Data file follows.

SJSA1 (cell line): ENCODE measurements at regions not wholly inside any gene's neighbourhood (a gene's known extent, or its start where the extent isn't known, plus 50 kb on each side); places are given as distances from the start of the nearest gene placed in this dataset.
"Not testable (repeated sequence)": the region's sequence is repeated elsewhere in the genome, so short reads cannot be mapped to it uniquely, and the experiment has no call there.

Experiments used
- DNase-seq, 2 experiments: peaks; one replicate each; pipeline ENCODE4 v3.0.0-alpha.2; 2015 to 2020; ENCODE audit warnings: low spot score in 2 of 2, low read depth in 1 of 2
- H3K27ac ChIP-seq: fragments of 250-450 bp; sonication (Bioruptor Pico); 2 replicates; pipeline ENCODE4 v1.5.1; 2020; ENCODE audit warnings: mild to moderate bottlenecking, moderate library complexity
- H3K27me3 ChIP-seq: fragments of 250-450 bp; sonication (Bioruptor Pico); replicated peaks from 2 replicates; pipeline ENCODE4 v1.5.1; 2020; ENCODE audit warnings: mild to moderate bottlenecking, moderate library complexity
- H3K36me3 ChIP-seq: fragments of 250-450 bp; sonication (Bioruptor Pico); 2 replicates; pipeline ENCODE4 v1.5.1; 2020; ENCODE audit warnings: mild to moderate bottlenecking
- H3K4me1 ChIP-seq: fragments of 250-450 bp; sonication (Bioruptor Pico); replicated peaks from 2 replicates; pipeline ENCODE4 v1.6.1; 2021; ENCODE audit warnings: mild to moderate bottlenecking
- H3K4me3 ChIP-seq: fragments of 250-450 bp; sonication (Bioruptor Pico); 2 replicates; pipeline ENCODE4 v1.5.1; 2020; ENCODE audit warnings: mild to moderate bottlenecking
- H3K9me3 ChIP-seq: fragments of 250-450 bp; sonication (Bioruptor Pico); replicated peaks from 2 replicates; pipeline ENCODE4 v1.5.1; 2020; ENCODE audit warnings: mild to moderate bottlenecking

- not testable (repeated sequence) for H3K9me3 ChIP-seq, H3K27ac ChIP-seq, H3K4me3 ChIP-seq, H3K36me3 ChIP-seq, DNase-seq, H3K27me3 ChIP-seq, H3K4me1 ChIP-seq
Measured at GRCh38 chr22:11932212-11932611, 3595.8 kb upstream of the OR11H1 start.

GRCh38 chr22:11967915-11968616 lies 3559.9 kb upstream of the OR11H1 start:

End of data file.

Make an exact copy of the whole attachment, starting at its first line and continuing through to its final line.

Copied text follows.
SJSA1 (cell line): ENCODE measurements at regions not wholly inside any gene's neighbourhood (a gene's known extent, or its start where the extent isn't known, plus 50 kb on each side); places are given as distances from the start of the nearest gene placed in this dataset.
"Not testable (repeated sequence)": the region's sequence is repeated elsewhere in the genome, so short reads cannot be mapped to it uniquely, and the experiment has no call there.

Experiments used
- DNase-seq, 2 experiments: peaks; one replicate each; pipeline ENCODE4 v3.0.0-alpha.2; 2015 to 2020; ENCODE audit warnings: low spot score in 2 of 2, low read depth in 1 of 2
- H3K27ac ChIP-seq: fragments of 250-450 bp; sonication (Bioruptor Pico); 2 replicates; pipeline ENCODE4 v1.5.1; 2020; ENCODE audit warnings: mild to moderate bottlenecking, moderate library complexity
- H3K27me3 ChIP-seq: fragments of 250-450 bp; sonication (Bioruptor Pico); replicated peaks from 2 replicates; pipeline ENCODE4 v1.5.1; 2020; ENCODE audit warnings: mild to moderate bottlenecking, moderate library complexity
- H3K36me3 ChIP-seq: fragments of 250-450 bp; sonication (Bioruptor Pico); 2 replicates; pipeline ENCODE4 v1.5.1; 2020; ENCODE audit warnings: mild to moderate bottlenecking
- H3K4me1 ChIP-seq: fragments of 250-450 bp; sonication (Bioruptor Pico); replicated peaks from 2 replicates; pipeline ENCODE4 v1.6.1; 2021; ENCODE audit warnings: mild to moderate bottlenecking
- H3K4me3 ChIP-seq: fragments of 250-450 bp; sonication (Bioruptor Pico); 2 replicates; pipeline ENCODE4 v1.5.1; 2020; ENCODE audit warnings: mild to moderate bottlenecking
- H3K9me3 ChIP-seq: fragments of 250-450 bp; sonication (Bioruptor Pico); replicated peaks from 2 replicates; pipeline ENCODE4 v1.5.1; 2020; ENCODE audit warnings: mild to moderate bottlenecking

- not testable (repeated sequence) for H3K9me3 ChIP-seq, H3K27ac ChIP-seq, H3K4me3 ChIP-seq, H3K36me3 ChIP-seq, DNase-seq, H3K27me3 ChIP-seq, H3K4me1 ChIP-seq
Measured at GRCh38 chr22:11932212-11932611, 3595.8 kb upstream of the OR11H1 start.

GRCh38 chr22:11967915-11968616 lies 3559.9 kb upstream of the OR11H1 start: